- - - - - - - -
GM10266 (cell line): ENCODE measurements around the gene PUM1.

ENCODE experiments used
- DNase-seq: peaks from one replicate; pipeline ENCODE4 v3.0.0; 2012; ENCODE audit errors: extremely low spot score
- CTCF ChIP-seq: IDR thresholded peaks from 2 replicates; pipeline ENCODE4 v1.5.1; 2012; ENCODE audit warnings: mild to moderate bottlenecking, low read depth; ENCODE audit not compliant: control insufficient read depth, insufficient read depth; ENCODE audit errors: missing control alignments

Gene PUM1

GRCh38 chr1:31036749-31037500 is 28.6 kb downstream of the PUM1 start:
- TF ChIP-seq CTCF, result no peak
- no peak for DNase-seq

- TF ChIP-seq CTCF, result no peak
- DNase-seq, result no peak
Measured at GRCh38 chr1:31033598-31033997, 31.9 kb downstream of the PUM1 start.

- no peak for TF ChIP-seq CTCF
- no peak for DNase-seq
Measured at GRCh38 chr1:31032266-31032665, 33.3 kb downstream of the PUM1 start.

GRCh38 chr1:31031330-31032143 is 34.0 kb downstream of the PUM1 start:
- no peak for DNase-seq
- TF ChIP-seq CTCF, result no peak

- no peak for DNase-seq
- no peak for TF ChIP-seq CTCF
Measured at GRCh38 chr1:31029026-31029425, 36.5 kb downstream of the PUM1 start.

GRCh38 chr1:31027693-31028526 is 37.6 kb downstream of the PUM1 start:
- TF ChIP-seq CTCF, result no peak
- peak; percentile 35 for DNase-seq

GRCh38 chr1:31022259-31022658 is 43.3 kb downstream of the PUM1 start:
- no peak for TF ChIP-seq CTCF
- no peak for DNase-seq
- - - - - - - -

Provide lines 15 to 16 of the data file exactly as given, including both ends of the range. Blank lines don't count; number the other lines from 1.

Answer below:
GRCh38 chr1:31031330-31032143 is 34.0 kb downstream of the PUM1 start:
- no peak for DNase-seq